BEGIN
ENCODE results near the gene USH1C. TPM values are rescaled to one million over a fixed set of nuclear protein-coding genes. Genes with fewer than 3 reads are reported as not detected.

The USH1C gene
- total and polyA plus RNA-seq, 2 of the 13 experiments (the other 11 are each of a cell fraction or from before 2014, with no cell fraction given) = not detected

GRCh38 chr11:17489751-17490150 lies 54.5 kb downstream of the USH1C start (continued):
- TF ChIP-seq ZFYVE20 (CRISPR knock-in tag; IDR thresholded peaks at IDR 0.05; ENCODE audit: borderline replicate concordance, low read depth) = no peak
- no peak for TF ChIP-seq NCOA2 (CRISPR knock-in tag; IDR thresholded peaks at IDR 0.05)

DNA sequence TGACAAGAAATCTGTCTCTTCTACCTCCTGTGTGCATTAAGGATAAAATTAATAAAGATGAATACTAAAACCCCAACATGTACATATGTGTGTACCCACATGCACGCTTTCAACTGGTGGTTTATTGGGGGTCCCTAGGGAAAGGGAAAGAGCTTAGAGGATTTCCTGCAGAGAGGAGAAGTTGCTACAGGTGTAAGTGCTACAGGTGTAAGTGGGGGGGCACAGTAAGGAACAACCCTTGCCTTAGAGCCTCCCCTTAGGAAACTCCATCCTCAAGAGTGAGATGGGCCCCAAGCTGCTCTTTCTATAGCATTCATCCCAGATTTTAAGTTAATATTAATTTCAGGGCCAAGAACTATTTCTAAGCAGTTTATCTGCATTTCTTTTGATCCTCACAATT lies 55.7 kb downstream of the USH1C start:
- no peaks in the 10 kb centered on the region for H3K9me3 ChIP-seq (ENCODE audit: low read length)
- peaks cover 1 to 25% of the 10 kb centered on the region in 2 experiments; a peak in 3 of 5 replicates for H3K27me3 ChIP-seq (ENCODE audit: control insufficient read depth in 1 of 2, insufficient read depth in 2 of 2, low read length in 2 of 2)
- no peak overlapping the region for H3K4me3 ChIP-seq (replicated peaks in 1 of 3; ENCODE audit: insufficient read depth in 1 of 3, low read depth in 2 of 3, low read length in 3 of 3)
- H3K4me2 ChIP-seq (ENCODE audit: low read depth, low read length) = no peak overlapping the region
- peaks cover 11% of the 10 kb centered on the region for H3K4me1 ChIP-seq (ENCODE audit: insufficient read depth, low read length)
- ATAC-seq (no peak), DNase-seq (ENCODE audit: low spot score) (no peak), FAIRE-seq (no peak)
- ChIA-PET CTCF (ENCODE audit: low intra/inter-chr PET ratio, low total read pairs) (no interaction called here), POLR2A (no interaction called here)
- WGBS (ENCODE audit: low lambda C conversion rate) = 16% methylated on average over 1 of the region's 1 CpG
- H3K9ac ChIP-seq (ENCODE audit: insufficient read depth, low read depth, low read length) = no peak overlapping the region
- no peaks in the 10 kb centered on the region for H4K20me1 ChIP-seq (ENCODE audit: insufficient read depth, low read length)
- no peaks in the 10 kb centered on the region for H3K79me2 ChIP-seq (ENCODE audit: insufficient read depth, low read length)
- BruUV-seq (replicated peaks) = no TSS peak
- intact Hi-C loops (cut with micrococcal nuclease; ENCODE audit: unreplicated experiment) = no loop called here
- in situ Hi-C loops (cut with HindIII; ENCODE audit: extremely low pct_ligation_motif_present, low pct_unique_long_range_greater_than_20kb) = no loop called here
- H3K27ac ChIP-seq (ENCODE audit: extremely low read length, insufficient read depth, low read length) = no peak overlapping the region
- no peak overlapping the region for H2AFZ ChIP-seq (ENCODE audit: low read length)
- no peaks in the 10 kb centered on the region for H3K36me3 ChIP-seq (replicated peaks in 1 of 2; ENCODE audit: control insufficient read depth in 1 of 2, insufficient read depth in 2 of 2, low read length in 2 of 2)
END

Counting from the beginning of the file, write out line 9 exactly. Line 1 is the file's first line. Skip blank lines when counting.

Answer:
- peaks cover 1 to 25% of the 10 kb centered on the region in 2 experiments; a peak in 3 of 5 replicates for H3K27me3 ChIP-seq (ENCODE audit: control insufficient read depth in 1 of 2, insufficient read depth in 2 of 2, low read length in 2 of 2)